It's hard to imagine a more elegant setting to learn about the Atlantic trade between England and America in the 1700s and 1800s than at this museum. Built in 1819, the main structure is a gorgeous example of early Greek Revival architecture in the South. The mansion once belonged to William Scarbrough, who was a 19th century shipping merchant and part owner of the Savannah, the first steamboat to cross the Atlantic Ocean. Today, nine rooms of his former home present an impressive collection of model ships nestled in glass cases next to antique maritime paintings and artifacts. The sweet aroma of blooms in the garden surrounding the museum creates an ideal ambience for contemplating adventures on the heavy seas.
After climbing 219 steps to the top of this historic lighthouse, you're rewarded with a glorious view of America's oldest seaport. While you catch your breath, you learn how an old Spanish watchtower evolved over centuries into a steady beacon of navigation for watchful sailors. Built in 1824, the lighthouse is now staffed by historians eager to tell tales of ferocious storms, epic battles and tragic shipwrecks. Exhibits filled with artifacts, model ships and treasures from archaeological dives bring those stories to life. Children's imaginations soar in the play area equipped with a wooden boat for climbing and scavenger hunts for exploring. Dark of the Moon ghost tours dare fearless guests to investigate the site's spooky spots by flashlight.
Even though the Atlantic and Pacific coasts claim the most nautical notoriety, this museum serves as a reminder that the Great Lakes also played a key role in American maritime history. Inside five exhibition buildings, you discover a variety of displays on boat building, sea culture and shipwrecks. But just add water outside, and you can board a noteworthy fleet of water crafts ranging from Coast Guard rescue boats to fishing tugs and the replica tall ship Friends Good Will, a merchant vessel converted to troop transport ship in the War of 1812. This summer's new exhibit, Lake Michigan's Call to Duty, shows how this region mobilized for World War II after Japan attacked Pearl Harbor.
Tucked away in the Gulf of Mexico on the barrier island of Galveston lies a hidden gem of regional nautical history. Strolling through its halls reveals the stories of ships that defended America's southern coastline and delivered hopeful immigrants to it shores. The museum's centerpiece is the 1877 tall ship Elissa, which is not a replica but the actual vessel that was rescued from a scrap yard and painstakingly restored. A new exhibit uses model ships, artifacts and paintings to tell the tale of the Texas Navy's maritime adventures and fight for independence from foreign powers.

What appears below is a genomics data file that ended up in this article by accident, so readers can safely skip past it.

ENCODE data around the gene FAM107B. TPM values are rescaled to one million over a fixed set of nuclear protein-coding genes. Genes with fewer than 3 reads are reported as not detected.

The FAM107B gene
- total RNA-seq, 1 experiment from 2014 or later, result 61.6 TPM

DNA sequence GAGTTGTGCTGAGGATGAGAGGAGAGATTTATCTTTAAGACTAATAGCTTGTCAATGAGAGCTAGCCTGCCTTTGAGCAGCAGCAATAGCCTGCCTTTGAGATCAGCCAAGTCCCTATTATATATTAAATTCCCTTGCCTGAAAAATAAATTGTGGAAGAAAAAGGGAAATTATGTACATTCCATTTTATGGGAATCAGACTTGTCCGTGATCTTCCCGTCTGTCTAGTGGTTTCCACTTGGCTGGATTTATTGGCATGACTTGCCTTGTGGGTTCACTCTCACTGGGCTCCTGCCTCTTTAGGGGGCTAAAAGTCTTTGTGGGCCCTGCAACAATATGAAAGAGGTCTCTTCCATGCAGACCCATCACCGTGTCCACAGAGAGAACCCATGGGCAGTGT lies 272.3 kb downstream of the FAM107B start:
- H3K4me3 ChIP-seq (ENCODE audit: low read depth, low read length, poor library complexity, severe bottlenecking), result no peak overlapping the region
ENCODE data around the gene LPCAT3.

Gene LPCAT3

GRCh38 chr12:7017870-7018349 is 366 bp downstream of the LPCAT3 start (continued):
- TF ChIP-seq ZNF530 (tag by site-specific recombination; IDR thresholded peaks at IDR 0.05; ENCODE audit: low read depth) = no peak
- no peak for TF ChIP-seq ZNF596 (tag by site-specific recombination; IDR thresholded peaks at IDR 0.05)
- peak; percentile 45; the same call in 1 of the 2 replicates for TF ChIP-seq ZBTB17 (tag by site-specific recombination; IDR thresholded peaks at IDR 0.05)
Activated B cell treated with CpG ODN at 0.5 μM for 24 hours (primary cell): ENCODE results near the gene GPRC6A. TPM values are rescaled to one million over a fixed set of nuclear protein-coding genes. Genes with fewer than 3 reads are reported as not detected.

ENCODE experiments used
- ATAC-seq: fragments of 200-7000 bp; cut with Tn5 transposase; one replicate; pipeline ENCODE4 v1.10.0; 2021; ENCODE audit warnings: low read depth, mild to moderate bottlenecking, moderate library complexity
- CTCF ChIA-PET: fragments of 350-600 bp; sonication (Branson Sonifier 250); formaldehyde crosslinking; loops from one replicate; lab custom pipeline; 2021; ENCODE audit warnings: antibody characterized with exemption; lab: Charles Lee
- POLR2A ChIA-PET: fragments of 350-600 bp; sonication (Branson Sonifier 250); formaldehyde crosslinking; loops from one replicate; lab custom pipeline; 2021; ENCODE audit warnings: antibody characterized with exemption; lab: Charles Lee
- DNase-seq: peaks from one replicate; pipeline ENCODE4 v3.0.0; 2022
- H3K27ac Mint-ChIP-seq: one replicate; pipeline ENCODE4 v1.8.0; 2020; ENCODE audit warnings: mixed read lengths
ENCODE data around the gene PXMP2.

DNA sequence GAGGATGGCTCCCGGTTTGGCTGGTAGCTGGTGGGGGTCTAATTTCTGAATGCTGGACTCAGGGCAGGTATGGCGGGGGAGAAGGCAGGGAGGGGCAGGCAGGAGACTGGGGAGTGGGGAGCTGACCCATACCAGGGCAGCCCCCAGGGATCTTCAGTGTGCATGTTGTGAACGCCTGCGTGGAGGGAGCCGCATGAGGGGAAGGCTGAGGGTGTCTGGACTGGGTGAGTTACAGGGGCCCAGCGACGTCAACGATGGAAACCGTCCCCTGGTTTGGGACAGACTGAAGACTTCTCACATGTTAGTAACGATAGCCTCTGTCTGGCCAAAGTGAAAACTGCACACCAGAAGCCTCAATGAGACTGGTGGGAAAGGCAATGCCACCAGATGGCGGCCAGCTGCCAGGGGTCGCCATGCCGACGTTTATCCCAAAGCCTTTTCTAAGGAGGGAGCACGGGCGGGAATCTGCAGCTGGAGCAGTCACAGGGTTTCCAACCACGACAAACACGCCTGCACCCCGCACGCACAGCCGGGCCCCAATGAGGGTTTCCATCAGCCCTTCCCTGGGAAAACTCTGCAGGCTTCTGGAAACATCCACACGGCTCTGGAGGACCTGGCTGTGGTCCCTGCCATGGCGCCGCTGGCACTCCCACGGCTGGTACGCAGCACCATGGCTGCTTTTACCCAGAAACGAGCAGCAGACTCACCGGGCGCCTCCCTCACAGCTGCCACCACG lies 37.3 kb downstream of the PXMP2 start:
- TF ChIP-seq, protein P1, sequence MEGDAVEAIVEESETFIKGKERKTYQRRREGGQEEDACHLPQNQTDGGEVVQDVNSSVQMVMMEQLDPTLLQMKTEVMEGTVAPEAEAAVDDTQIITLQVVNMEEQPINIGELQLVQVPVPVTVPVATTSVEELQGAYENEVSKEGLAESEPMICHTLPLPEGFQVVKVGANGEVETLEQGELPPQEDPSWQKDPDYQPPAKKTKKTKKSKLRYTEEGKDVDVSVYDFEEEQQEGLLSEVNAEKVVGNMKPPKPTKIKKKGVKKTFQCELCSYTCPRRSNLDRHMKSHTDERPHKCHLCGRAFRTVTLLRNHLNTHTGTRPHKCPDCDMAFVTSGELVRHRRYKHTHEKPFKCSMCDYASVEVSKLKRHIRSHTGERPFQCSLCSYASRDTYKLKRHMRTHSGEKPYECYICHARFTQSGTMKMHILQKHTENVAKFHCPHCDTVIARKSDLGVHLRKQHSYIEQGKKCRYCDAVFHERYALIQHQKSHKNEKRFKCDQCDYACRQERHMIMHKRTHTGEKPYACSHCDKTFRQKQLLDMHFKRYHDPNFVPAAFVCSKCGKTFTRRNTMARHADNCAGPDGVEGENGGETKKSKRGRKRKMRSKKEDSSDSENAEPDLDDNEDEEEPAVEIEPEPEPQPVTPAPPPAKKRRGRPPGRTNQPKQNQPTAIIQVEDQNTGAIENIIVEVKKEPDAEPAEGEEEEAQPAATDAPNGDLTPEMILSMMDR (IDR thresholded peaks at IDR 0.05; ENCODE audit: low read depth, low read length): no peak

California's coastline is teeming with watercraft from surfboards to battleships. This museum, dedicated to preserving the region's maritime heritage, is located in lovely Santa Barbara Harbor and is overflowing with interactive and innovative displays. Visitors of all ages enjoy exhibits on underwater photography, female lighthouse keepers, shipwrecks, Coast Guard rescues, commercial fishing, Navy seaplanes, the history of surfing and more. Lectures and educational programs target new nautical themes and marine science. A special project arranges sleepovers on the tall ship Spirit of Dana Point so students can experience life as a sailor in the 1830s.
Unpredictable waves, raging storms and wild natural forces make the intersection of the Columbia River and Pacific Ocean one of the most treacherous passages on the West Coast. Near this location awaits a museum that houses the leading collection of Pacific Northwest maritime artifacts in the country and a renowned research library. Its exhibits cover a gamut of nautical topics ranging from Coast Guard rescue ships to pirate treasures and seafaring commerce. The floating lightship Columbia invites you to venture on board and experience the challenges of using bright lamps and thunderous horns to alert seafaring vessels of danger lurking in the waters.